Supply and Demand for Multifamily Apartment Buildings:

One of the most significant factors affecting the performance of multifamily investments is the housing supply. Happily for investors—and unhappily for renters—the supply of apartments in America’s big cities continues to lag demand. In the many cities where housing is in short supply, local authorities have discussed additional rent control measures. But such restrictive price ceilings tend merely to reduce the supply of property to the market, which then exacerbates the price crunch. It stands to reason, then, that an investment strategy focusing on Class B properties with light to moderate renovations may offer potential upside. Even after they are renovated, these properties can often provide renters with a valuable alternative to newly constructed properties. 

To support such a theory, a recent Marcus & Millichap report claimed that Class B and C vacancy rates would likely continue to be lower than those of Class A apartment buildings, and would probably climb at a slower rate as well.

“We think that class B multifamily is almost recession-proof.”

It points up a distinctive characteristic of the market for multifamily: Class B and C properties are generally less prone to competition from new supply of competing “product.” One possible explanation is that the unit economics no longer support the construction of such buildings; or perhaps developers are simply seeking higher returns.                                             

Evidence also suggests that there is currently very little in the way of free rent or other concessions being offered on class B properties. In this way, Class B and C properties seem to be well positioned relative to higher-end Class A buildings, where such concessions are frequently offered in response to competition coming from newly constructed complexes.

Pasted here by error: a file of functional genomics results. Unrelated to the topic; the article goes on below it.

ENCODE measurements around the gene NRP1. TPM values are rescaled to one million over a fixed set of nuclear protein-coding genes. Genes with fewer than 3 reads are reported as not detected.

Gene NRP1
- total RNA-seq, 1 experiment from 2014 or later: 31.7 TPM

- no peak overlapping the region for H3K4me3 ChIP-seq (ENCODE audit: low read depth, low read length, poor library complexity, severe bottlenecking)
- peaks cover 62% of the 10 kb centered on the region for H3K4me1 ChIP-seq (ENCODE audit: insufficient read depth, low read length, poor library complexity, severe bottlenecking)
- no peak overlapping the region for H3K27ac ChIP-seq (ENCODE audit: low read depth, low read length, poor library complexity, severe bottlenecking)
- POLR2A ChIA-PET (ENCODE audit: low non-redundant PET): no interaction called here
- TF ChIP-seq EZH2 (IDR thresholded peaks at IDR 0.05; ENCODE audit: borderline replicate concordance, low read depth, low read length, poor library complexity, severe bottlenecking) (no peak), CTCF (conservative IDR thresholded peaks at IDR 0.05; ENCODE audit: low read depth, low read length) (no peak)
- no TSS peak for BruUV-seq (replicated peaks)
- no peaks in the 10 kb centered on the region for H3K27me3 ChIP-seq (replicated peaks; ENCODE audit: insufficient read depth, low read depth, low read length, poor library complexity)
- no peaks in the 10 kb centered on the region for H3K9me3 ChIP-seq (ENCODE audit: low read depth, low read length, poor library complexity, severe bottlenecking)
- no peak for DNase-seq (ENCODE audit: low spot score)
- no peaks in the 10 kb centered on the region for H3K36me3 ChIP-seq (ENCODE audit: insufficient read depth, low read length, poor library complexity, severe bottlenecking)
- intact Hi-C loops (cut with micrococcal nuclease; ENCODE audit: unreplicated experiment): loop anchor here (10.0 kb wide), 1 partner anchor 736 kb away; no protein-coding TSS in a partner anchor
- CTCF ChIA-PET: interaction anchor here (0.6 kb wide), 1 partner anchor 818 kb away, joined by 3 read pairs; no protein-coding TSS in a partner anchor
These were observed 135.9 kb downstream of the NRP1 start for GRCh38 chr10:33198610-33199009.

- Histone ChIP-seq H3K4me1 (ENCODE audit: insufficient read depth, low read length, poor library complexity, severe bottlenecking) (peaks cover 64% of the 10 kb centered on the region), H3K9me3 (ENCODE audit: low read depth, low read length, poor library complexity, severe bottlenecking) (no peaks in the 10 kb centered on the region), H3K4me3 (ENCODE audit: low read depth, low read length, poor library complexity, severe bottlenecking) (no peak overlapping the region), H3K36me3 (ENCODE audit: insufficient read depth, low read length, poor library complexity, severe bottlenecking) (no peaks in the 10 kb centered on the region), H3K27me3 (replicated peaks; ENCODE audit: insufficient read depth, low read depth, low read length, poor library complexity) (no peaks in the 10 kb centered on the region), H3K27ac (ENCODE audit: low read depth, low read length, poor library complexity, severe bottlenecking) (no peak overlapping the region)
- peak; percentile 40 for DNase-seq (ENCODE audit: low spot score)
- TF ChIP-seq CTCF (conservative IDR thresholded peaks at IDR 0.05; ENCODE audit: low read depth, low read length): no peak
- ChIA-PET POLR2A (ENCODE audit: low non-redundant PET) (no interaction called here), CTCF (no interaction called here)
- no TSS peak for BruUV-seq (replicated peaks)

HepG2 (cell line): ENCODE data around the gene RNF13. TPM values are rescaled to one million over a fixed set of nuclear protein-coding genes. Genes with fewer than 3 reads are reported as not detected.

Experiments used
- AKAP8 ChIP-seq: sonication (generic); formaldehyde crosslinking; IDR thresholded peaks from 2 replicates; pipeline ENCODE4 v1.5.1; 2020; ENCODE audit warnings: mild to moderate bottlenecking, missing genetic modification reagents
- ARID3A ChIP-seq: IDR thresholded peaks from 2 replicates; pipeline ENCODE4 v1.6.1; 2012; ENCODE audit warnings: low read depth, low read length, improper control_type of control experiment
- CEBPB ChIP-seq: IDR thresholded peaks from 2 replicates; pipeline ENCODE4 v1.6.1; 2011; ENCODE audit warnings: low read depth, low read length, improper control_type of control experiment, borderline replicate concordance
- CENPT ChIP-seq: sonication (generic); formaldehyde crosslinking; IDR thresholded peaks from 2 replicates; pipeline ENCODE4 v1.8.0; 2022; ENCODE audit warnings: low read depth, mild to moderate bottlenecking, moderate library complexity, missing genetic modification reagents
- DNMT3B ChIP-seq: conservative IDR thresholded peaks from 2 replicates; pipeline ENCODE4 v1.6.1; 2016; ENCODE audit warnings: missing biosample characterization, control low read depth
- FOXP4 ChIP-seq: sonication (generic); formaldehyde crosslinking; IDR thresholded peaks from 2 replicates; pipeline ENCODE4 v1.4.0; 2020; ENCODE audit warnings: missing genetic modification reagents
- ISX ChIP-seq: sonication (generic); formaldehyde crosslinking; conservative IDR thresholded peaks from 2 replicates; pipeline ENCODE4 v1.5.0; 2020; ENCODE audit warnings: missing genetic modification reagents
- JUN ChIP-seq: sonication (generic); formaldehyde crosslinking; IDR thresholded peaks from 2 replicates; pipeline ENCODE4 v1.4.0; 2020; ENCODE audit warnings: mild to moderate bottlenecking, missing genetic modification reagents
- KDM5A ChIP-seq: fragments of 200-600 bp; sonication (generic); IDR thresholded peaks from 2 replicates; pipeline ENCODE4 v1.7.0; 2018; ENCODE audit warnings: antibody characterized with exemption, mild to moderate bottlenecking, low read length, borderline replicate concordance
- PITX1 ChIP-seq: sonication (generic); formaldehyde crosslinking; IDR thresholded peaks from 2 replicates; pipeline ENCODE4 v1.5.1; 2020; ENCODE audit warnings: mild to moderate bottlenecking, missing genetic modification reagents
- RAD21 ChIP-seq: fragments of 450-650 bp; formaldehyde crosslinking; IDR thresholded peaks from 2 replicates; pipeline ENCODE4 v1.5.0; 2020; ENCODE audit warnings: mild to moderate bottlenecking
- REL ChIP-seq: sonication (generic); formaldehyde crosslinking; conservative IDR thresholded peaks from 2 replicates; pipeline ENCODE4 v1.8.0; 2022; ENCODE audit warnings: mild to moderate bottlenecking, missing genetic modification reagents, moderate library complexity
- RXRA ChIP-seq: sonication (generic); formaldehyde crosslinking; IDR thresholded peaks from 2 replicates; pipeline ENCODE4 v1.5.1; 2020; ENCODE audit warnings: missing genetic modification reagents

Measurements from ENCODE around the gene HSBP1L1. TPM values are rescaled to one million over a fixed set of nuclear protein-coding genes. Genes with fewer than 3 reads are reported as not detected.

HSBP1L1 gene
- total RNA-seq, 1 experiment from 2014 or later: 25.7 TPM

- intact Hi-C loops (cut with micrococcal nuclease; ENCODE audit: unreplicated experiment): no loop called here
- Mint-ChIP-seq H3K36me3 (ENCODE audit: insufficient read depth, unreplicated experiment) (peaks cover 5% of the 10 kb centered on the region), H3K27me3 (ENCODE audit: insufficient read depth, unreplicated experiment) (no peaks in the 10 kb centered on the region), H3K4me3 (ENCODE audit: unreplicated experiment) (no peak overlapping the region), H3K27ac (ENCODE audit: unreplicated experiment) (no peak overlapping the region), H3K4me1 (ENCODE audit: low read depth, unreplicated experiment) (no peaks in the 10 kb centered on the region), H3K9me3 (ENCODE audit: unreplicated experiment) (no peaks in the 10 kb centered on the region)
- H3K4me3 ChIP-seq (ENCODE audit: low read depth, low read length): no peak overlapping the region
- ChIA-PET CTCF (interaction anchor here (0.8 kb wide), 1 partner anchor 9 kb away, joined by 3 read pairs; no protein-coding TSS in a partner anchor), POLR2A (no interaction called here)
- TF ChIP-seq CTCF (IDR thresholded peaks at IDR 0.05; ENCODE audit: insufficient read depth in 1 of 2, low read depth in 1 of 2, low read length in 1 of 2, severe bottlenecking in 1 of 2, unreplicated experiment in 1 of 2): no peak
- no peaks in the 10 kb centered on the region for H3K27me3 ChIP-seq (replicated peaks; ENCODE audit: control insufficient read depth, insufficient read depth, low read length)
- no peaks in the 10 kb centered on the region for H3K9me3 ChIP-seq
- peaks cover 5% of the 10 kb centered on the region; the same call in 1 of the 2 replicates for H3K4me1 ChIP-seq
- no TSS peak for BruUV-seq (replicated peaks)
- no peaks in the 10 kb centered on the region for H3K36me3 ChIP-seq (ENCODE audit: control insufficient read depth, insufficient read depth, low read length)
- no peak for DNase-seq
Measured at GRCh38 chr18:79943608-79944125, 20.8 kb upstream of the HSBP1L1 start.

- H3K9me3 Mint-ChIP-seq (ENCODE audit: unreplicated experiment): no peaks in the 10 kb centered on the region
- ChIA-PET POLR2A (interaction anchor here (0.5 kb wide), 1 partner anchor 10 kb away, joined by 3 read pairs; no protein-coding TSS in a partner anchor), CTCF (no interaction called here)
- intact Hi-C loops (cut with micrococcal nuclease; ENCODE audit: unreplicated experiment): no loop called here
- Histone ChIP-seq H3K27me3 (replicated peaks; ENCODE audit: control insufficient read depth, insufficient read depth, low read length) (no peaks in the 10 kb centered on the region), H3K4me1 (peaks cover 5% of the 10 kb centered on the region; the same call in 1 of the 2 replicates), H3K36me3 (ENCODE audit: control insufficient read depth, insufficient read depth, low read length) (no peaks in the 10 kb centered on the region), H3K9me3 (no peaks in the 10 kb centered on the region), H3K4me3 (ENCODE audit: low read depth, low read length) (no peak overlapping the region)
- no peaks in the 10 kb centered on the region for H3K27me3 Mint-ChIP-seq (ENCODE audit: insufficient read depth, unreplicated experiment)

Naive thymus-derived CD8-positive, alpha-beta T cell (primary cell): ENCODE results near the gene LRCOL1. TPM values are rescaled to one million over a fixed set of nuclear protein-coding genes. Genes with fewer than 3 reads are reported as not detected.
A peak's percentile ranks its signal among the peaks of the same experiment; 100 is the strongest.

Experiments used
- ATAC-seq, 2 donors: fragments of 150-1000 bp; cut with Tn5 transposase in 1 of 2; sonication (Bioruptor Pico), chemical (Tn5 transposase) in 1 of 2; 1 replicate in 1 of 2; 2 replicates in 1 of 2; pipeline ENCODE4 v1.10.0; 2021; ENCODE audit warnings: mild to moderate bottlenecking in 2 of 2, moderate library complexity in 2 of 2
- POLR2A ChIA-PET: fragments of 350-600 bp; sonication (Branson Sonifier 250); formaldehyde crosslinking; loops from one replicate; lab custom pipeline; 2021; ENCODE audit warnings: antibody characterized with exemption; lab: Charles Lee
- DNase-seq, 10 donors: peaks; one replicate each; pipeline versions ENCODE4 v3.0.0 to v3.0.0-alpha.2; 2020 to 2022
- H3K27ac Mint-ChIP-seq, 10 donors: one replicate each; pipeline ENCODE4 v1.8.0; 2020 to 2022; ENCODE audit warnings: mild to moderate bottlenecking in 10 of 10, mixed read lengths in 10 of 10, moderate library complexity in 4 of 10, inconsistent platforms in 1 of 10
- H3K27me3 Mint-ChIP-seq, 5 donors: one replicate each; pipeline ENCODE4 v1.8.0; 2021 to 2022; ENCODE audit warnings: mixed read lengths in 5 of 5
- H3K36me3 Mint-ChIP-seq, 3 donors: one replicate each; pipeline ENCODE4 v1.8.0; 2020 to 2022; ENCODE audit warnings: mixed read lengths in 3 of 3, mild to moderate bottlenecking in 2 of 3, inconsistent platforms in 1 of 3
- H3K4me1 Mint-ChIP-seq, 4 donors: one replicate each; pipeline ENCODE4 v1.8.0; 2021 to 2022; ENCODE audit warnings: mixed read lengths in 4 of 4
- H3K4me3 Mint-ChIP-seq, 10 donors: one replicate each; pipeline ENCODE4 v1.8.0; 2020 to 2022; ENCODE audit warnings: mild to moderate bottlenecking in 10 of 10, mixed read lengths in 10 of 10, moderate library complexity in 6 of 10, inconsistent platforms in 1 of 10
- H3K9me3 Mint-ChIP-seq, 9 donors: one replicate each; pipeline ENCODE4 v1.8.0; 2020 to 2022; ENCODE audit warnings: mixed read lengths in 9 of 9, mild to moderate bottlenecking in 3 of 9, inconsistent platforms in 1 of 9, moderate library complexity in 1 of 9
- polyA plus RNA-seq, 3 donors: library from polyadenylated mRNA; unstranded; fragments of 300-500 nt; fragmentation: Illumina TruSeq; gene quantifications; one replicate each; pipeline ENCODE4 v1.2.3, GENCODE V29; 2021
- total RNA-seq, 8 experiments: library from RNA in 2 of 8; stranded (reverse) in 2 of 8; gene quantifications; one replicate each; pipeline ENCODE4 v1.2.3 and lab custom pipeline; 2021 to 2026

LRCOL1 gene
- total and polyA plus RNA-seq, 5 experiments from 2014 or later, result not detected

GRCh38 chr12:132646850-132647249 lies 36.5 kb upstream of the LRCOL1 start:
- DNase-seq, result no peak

Multifamily—Defensive and Timely?

Everyone needs a place to live, and larger apartment complexes in particular are often able to weather broader economic downturns. The asset class has historically performed better than other real estate asset classes during equity bear markets, and institutional investors are increasingly appreciative of the sector’s unique characteristics. Everyone needs a place to live, and larger apartment complexes in particular are often able to weather broader economic downturns. In addition, the recent rise in housing prices and potential regulatory restrictions on new construction may only serve to increase the possible upside with workforce housing and Class B projects featuring light renovations. Keep in mind that real estate investments involve risk and are not insured; as such, they run the risk of loss, including the loss of invested capital. Before investing, you should carefully review the offering materials and arrive at a realistic understanding of your own risk profile.